Beverly Moss Spatt ’45 helped save countless NYC landmarks
The person most popularly associated with saving New York City’s Grand Central Terminal in the 1970s is Jacqueline Onassis, who indeed, via the Municipal Arts Society, played a major role in the successful public campaign to preserve the Beaux-Arts masterpiece.
But Onassis’s government-side counterpart was Beverly Moss Spatt ’45, a native Brooklyner who from 1974 to 1978 was chair of the city’s Landmarks Preservation Commission (LPC). Technically, it was an appeals court that forbade the tear-down—a ruling confirmed by the U.S. Supreme Court in 1978—but Spatt, as the city’s popular face of preservation, made it her priority and called the appeals court’s ruling “the most important decision that the preservation movement has ever had.” The Supreme Court ruling, in particular, gave strong precedent to the idea that buildings or structures of historic significance could not be torn down or disfigured just because their owners were facing economic hardship.
With Moss Spatt at the helm, “the LPC fought all the way to the Supreme Court and won,” says James Sanders, an architect who worked under her at the LPC. “That not only saved Grand Central but firmly established that landmark preservation was a legitimate purpose of government.”
Moss Spatt died on Jul. 14 at age 99. As recently as 2015, she had not only joined a coalition that successfully blocked structural changes to the 1935 Frick Collection, she’d also voiced her concerns in a battle over the air rights for Pier 40 in the Village on Manhattan’s West Side.
That’s according to Andrew Berman, executive director of the advocacy group Village Preservation, who says Moss Spatt’s time as LPC chair “impacted our neighborhoods substantially.” Indeed, her four-year tenure oversaw the designation of more than 800 landmarks including, to quote her obituary in the New York Times, “mansions, Broadway theaters, apartment and commercial buildings, gems like the New York County Courthouse in Foley Square, historic districts on the Upper East Side, scenic spaces in Central Park and Verdi Square...and even the magnificent interiors of City Hall and the New York Public Library....”
“She was revolutionary,” says Sanders. “She’d gone to Pembroke and gotten her PhD at NYU in urban planning, but she wasn’t part of the insular landmarks world. She was an activist who was interested in the city as a whole and opened up the LPC, which had previously operated like a private club. She pushed back on the power of real estate developers.” She also promoted landmarking as “a powerful new way to protect one’s community, specifically with the rise of entire historic districts.” (Sanders acknowledged that, since the 1970s, landmarking has to some extent been used to block the creation of new housing—especially low-income and affordable.)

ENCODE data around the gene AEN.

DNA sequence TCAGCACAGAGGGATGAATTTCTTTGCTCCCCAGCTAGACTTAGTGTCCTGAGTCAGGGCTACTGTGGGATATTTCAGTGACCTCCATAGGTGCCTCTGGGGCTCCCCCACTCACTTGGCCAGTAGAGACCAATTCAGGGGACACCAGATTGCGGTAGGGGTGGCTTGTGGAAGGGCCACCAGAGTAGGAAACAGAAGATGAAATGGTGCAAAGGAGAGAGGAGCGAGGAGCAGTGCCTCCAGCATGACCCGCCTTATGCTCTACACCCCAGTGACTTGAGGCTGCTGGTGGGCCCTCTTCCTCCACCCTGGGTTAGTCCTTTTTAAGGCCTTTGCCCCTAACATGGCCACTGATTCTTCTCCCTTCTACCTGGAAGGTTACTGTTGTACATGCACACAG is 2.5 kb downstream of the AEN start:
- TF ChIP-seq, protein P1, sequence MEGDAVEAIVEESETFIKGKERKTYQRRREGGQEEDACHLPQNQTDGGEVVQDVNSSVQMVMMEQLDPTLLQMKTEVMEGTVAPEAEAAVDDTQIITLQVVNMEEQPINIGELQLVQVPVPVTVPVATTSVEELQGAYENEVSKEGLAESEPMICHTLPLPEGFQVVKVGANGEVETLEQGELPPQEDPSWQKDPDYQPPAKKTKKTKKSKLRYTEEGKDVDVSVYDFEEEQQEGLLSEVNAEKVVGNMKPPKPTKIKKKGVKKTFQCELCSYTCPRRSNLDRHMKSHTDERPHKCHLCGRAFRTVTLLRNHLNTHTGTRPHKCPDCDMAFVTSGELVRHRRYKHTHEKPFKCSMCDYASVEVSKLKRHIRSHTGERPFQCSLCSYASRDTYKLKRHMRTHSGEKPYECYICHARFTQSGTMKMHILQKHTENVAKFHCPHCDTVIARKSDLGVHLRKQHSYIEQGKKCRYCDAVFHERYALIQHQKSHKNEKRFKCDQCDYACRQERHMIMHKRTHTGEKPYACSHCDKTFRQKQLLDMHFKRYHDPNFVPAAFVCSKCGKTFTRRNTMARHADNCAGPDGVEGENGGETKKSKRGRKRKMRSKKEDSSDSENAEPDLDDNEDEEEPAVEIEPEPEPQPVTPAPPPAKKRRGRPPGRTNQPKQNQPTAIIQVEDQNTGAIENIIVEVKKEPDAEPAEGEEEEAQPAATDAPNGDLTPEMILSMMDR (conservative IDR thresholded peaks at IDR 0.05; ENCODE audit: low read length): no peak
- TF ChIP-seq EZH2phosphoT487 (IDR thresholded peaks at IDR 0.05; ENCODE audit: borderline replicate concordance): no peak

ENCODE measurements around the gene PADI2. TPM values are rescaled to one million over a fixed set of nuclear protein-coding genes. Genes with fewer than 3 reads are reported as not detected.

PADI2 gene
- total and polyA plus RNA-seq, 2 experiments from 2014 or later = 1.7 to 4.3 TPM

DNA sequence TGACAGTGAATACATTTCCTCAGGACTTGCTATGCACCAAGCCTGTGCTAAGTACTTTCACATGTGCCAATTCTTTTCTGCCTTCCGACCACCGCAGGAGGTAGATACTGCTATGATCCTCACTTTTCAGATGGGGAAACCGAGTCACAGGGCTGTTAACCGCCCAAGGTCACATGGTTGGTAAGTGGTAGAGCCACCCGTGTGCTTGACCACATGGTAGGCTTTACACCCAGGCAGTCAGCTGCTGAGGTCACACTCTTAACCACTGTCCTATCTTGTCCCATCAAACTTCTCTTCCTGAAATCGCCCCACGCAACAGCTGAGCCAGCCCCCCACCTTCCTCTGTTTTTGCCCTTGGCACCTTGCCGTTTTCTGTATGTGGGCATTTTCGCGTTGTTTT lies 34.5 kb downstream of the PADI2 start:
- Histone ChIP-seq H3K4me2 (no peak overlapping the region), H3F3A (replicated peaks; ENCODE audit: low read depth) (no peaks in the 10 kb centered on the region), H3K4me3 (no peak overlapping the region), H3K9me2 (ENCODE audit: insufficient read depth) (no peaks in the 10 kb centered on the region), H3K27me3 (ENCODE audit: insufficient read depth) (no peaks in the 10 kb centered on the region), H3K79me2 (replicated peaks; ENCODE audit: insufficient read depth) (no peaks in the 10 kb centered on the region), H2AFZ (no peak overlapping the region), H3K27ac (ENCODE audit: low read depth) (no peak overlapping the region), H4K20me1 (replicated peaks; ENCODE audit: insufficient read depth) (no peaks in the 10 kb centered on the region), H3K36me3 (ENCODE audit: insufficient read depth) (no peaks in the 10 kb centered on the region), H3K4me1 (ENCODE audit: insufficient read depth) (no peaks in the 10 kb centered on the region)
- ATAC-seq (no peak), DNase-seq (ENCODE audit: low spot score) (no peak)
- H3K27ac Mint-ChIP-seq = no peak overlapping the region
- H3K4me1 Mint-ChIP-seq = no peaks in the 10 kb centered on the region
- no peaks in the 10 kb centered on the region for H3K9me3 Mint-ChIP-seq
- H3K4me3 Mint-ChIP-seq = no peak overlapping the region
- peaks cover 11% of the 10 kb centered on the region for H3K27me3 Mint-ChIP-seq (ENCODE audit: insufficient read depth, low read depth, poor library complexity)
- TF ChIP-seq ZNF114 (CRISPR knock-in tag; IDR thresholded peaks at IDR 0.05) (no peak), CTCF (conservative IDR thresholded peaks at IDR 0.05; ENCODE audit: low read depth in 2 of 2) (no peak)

The daughter of a judge, Moss Spatt was on the City Planning Commission in the 1960s, where, according to her Times obit, “she got out and spoke to people in the neighborhoods, carried their fights to City Hall, and developed a low tolerance for back room deals.” She opposed the city’s massive 1969 “Master Plan” for its future. “She felt it was focused too much on economic growth and too little on working-class communities,” says Sanders. “She didn’t care what people thought of her,” he adds, and took that attitude “right up to the mayor.”
Perhaps because of that, Mayor John Lindsay didn’t reappoint her to the commission, which led to an uproar in which the Times, defending her, wrote, “She has been available to the public...people are convinced she cares.” She also taught at Barnard College and was a special assistant to Bishop Joseph Sullivan of Brooklyn. Mayor Ed Koch in 1978 did not reappoint her LPC chair, but she remained a member until 1982. She declined a preservation position in state government after that and became a private citizen.
According to her son, David Spatt, a professor at Johnson & Wales, she spent many years caring for her husband, Dr. Samuel Spatt, before his death of congestive heart failure in 2007.
“She was very determined and wasn’t afraid to stand up for what she believed,” he says, guessing that she derived her passion for preservation partly from seeing a working-class, largely non-white section of her own childhood neighborhood, Brooklyn Heights, get torn down in the 1930s to build Cadman Plaza. “The press loved her, especially when she did controversial things against the mayor.”
“She was short, energetic, and hyperactive—very New York,” says Sanders. “She was an uber, elevated version of the neighborhood lady who goes to all the hearings and lets the commissioners have a piece of her mind.”
In a long 2017 interview for Village Preservation, she said, “Of course, originally, the Landmarks Commission belonged to a small group of people, the Manhattan people, who were powerful, totally out of proportion to their numbers. That’s ’til I came in.” She added: “If you do good for the people, and you believe in something, people trust you.”
She is survived by her children, David, Robin, and Jonathan, and three grandchildren.